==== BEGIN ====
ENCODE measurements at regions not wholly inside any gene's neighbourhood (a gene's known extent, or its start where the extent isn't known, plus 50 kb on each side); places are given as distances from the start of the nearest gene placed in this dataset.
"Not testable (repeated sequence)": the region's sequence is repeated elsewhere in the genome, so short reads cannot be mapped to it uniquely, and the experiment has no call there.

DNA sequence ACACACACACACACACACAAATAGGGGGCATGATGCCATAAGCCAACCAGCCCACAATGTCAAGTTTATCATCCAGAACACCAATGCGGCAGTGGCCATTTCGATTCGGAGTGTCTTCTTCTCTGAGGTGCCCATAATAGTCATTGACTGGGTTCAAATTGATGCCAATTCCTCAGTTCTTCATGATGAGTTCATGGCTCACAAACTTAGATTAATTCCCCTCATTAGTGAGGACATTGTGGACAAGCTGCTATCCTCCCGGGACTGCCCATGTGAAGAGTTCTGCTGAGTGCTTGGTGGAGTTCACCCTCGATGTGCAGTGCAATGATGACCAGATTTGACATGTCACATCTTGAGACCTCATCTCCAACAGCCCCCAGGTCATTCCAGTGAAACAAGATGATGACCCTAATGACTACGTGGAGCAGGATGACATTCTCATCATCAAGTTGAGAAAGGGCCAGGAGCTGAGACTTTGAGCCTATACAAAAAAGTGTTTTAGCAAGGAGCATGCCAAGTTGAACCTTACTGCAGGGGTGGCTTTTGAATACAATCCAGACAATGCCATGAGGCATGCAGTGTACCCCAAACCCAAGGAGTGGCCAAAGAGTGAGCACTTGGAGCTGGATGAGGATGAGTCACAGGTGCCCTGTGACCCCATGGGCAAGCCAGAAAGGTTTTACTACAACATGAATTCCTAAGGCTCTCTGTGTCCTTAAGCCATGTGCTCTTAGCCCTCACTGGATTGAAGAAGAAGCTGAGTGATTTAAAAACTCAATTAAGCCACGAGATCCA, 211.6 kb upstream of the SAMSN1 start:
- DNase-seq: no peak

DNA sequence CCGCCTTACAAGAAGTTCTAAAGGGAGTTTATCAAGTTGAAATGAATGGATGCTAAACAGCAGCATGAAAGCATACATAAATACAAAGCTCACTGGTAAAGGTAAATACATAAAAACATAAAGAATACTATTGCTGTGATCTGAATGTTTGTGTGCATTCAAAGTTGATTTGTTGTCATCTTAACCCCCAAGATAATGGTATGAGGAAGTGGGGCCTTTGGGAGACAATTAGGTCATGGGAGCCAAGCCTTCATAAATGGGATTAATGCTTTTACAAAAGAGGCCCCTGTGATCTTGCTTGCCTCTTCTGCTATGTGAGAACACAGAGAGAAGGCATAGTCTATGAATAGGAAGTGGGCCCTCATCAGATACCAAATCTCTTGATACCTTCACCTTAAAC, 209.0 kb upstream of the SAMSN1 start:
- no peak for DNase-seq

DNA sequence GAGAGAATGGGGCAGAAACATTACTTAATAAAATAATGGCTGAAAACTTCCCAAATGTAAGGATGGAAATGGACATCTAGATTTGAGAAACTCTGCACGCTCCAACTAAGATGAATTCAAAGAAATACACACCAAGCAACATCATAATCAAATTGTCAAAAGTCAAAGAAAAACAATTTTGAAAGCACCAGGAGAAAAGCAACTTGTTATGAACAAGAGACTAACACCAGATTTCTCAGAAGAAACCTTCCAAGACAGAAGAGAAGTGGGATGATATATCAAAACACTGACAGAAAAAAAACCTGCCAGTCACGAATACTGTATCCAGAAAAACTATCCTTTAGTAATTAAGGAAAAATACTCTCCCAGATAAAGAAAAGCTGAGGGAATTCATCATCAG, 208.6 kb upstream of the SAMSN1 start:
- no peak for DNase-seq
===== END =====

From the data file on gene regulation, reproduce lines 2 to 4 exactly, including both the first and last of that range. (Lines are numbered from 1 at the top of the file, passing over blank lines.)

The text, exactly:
"Not testable (repeated sequence)": the region's sequence is repeated elsewhere in the genome, so short reads cannot be mapped to it uniquely, and the experiment has no call there.

DNA sequence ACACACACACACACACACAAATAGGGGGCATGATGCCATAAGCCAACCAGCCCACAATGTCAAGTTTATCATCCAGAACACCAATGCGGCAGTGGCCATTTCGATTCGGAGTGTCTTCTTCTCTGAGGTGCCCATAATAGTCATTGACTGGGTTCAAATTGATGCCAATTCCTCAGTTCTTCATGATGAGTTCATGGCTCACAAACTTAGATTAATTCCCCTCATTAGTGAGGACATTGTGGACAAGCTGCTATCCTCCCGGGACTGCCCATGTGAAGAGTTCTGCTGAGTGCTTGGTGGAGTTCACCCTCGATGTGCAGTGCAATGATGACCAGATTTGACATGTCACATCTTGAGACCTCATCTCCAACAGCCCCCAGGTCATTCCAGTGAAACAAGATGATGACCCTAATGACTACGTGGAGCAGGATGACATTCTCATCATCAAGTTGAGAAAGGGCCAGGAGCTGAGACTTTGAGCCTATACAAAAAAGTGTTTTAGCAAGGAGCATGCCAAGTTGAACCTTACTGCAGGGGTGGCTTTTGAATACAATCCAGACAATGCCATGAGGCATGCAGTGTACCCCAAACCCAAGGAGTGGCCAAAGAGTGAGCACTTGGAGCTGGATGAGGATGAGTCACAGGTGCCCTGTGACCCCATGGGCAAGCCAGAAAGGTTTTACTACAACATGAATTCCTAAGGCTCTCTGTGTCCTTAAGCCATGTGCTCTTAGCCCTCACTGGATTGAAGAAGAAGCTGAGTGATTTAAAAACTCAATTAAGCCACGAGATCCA, 211.6 kb upstream of the SAMSN1 start:
- DNase-seq: no peak